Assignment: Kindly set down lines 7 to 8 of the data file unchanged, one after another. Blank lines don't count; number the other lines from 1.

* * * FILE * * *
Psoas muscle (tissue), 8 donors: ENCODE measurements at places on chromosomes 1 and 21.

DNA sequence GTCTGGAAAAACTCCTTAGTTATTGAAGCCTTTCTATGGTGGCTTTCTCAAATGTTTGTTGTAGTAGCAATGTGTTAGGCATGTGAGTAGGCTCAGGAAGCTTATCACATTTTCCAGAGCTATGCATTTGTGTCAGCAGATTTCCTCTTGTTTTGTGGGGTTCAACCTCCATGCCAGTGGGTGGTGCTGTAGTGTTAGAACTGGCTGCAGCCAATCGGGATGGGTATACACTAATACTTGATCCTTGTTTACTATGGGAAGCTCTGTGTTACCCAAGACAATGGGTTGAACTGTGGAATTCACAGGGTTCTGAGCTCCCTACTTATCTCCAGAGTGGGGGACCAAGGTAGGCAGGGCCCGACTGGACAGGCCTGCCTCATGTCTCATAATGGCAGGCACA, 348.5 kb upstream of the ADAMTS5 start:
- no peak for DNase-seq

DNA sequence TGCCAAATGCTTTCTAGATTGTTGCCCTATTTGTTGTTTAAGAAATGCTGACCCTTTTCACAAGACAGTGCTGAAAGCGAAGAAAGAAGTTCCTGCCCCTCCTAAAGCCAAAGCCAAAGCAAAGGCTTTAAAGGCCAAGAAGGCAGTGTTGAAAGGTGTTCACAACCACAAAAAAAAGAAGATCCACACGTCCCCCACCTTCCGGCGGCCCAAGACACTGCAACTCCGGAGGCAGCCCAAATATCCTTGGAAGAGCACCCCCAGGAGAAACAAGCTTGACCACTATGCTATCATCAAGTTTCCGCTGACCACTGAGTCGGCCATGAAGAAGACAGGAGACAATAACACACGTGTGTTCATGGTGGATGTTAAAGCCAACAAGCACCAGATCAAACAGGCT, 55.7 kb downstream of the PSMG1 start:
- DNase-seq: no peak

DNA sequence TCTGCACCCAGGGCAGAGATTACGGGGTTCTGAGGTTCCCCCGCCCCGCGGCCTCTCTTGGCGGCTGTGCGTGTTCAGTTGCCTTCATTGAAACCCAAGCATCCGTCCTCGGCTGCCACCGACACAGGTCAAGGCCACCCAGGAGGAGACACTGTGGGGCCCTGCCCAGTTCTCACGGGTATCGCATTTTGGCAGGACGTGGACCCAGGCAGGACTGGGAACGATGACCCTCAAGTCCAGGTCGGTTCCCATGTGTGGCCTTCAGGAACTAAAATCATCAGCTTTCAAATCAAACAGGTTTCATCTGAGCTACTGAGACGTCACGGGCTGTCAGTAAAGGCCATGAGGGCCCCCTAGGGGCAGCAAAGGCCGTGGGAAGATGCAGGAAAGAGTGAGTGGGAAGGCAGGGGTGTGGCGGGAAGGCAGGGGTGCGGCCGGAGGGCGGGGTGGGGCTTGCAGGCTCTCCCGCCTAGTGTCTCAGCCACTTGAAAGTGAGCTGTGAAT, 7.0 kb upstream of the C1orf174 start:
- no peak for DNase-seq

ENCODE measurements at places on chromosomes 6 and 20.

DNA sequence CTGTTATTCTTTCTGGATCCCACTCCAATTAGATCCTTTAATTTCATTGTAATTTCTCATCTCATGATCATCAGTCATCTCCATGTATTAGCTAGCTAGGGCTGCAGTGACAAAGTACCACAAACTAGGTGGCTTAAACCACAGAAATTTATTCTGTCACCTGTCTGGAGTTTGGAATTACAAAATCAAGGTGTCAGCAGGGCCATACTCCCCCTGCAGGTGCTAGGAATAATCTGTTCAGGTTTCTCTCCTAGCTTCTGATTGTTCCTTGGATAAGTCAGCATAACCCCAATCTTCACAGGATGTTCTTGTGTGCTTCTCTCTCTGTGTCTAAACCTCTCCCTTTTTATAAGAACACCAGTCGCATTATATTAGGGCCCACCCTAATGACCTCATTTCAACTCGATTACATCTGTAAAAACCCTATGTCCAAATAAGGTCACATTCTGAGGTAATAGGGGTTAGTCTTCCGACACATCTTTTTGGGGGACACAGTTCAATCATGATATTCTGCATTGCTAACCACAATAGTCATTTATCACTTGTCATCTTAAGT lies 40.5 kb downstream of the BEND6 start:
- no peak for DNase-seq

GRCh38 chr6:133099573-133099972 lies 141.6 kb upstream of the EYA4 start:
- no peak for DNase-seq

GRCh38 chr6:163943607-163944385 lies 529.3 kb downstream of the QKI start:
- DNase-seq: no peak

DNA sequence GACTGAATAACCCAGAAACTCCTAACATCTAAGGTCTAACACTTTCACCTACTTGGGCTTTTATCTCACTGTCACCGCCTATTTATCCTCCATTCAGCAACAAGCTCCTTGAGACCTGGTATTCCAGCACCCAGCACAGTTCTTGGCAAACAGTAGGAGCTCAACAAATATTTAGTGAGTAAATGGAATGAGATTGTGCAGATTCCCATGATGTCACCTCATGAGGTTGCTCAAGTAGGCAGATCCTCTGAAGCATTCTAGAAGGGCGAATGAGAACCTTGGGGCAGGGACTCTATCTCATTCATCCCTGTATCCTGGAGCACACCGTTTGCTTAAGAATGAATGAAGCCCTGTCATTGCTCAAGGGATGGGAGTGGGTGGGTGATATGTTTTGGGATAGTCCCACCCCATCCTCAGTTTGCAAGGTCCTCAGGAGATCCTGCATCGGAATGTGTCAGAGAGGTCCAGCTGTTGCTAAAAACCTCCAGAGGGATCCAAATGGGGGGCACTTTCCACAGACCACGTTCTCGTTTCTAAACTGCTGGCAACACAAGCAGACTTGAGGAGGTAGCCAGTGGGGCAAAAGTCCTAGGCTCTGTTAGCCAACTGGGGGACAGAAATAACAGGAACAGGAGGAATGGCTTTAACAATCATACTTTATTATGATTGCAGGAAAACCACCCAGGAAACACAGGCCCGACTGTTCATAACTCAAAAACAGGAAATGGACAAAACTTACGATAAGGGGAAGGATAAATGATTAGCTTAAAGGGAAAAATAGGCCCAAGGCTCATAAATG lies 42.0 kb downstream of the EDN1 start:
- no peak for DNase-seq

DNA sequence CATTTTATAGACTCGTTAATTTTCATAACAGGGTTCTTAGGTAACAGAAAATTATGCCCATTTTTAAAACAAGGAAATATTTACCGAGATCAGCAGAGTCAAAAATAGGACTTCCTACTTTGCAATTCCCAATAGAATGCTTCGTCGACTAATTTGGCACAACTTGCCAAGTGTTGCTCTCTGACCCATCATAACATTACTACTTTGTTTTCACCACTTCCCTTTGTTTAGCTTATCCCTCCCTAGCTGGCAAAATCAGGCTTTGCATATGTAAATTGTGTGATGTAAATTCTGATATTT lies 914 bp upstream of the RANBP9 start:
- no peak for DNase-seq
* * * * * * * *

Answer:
- no peak for DNase-seq

ENCODE measurements at places on chromosomes 6 and 20.